Power outages are frustrating for everyone involved, and large-scale outages—blackouts—can cripple a city, a region, or even an entire country for days. Electrical engineer Nilanjan Ray Chaudhuri, an expert on power grids, heads a Penn State team that won a $999,000 grant from the National Science Foundation to explore ways to prevent and deal with the “cascading failures” that lead to massive blackouts. The project combines Chaudhuri’s knowledge of power systems with the communications and networking expertise of colleagues Tom LaPorta and Ting He. Chaudhuri recently described some of the challenges involved, and how he and his colleagues plan to address them.
Could you give an example of “cascading failure?”
The power grid is more than a physical system. It is reliant on a cyber layer—sensor networks, communications, algorithmic layer, all talking to each other. A failure in any one of those could start a blackout.
In the 2003 blackout in the northeastern U.S., the energy management system software was supposed to be updated or upgraded, and it faced issues. It was out of service for hours. So the operators in the control centers had no clue that lines were getting overloaded, power was getting re-routed, and which way.
So the operators were not getting the data they needed to manage the system.
They need a near-real time snapshot of the system’s status. And they’re not getting it—and they don’t know they’re not getting it. And everything went wrong from there, because when the system came back on, the operators were taking all the wrong decisions. All these very complex interactions can spread, one failure causing the other. That’s how, from one region of failures, this can become a much bigger problem.
How are you and your colleagues approaching these issues?
We want to come up with a more realistic model of cascading failure in a power grid coupled with the communication network on which it depends. The three legs of the project are modeling, preventive control, and restoration. We perform different ‘what-if’ scenarios. What if a major component like a generator or transformer or transmission line fails? What if two such components fail at the same time? Or three? People have tried to use very simple models, which are easy to analyze but give you wrong results in later stages of a blackout. A quite detailed model is going to give you results that are closer to reality—if you could do the computations. Can we determine the stage of cascading failure up to which I can trust my simple model, and beyond that point, I will use a more complex model?
After cascading happens, you want to bring power back as soon as you can. There, our goal is to develop approaches where you can estimate the state of the system with partial visibility. You know your system is down; you do not know which parts of your system are down, because your sensors are also down.
They depend on the power that they’re supposed to be monitoring.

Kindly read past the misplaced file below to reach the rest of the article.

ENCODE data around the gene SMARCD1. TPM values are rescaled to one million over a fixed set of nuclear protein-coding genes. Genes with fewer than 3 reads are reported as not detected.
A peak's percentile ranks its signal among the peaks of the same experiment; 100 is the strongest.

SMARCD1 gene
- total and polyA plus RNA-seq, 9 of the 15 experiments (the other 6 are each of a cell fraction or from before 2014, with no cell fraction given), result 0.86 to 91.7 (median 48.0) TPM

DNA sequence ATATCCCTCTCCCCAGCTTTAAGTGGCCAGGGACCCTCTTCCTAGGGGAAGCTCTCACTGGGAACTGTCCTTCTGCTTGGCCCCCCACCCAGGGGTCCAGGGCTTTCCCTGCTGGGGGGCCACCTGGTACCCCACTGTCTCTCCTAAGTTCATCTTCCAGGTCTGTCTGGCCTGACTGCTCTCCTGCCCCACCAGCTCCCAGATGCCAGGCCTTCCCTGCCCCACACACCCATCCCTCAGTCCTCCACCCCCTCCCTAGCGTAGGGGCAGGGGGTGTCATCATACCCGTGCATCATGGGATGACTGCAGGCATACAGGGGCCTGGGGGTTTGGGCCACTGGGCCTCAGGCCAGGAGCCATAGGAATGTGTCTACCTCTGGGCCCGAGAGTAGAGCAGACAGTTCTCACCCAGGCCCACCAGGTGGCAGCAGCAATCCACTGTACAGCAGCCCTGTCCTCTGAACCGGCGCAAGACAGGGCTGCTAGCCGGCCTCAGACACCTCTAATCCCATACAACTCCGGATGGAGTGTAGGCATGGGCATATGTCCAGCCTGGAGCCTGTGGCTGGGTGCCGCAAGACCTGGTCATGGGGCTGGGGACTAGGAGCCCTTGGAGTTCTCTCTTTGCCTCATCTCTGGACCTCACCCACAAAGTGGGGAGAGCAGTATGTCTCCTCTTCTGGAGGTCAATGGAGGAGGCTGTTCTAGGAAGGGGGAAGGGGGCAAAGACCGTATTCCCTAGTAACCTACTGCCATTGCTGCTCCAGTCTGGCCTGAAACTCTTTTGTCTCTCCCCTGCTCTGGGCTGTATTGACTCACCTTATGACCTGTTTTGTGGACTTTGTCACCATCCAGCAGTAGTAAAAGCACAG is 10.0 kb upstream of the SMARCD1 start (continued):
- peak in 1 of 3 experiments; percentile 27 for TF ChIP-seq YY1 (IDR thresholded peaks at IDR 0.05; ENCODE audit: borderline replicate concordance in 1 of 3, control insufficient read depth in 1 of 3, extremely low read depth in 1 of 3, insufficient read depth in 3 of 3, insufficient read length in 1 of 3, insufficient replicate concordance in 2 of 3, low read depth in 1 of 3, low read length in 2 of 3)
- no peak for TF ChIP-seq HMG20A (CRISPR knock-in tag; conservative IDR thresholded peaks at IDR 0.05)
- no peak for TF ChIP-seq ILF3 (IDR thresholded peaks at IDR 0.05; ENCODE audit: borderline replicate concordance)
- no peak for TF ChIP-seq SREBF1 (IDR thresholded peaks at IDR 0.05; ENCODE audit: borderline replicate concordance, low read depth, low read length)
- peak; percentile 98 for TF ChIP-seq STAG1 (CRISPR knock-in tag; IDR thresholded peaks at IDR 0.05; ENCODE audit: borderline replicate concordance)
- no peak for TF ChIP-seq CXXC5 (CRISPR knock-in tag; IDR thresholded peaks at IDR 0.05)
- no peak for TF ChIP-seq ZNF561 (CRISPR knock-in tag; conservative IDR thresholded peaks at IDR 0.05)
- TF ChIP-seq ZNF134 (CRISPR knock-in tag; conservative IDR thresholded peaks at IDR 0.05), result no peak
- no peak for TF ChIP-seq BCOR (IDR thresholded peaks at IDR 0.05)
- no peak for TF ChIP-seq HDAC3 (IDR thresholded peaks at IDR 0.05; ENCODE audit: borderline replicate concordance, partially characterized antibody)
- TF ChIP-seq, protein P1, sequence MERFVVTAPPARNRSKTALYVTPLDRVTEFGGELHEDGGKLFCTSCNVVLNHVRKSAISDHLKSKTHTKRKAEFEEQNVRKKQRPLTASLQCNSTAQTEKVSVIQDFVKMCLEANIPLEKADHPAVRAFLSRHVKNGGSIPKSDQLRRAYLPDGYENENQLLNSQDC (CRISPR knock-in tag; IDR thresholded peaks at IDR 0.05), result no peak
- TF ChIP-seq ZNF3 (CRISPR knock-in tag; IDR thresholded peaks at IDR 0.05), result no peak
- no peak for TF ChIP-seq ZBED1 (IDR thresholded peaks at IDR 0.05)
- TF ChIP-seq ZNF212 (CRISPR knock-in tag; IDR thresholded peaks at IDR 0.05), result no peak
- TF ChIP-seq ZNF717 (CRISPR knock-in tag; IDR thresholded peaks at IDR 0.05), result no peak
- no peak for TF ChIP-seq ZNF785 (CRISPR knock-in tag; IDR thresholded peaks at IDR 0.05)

Interesting, right? What people have done is to provide backup power supplies, but of course, batteries also have a certain capacity. If they start dying, then you start getting blind.
The other aspect is how we can strategically place the control center, where you have all the information coming in. Then you need to find out the minimum number of communication links to the control center that need to be preserved no matter what, so that at least that information continues to come to your control center.
Are there any new dangers to the power grid that we need to consider?
One new dimension is cyber-attack on sensors, and how that can negatively impact a cascading failure, and then how we can have redundancies or appropriate placement of sensors that can help us avoid cascading failure in spite of cyber-attacks.
Another is natural disaster, which is becoming more important now because of climate change and the types of weather patterns we are observing. Previously, we did not consider lightning striking at the same time in many places in our what-if scenarios. Of late, these extreme events are becoming more and more common. We might have four weather fronts with significant thunderstorm potential across a region, and we’re having lightning strikes continuously. Or there is a flood or high gale which is physically damaging the network. Now you’re talking about whether you’re ready for three or more components going out just because of a weather front. We need to talk to weather experts and try to develop models that can take input from weather-related variables.
Nilanjan Ray Chaudhuri is assistant professor of electrical engineering and computer science. Tom LaPorta is William E. Leonhard Endowed Chair, Evan Pugh Professor, and director of the School of Electrical Engineering and Computer Science. Ting He is associate professor of computer science and engineering.
This story first appeared in the Fall 2019 issue of Research/Penn State magazine.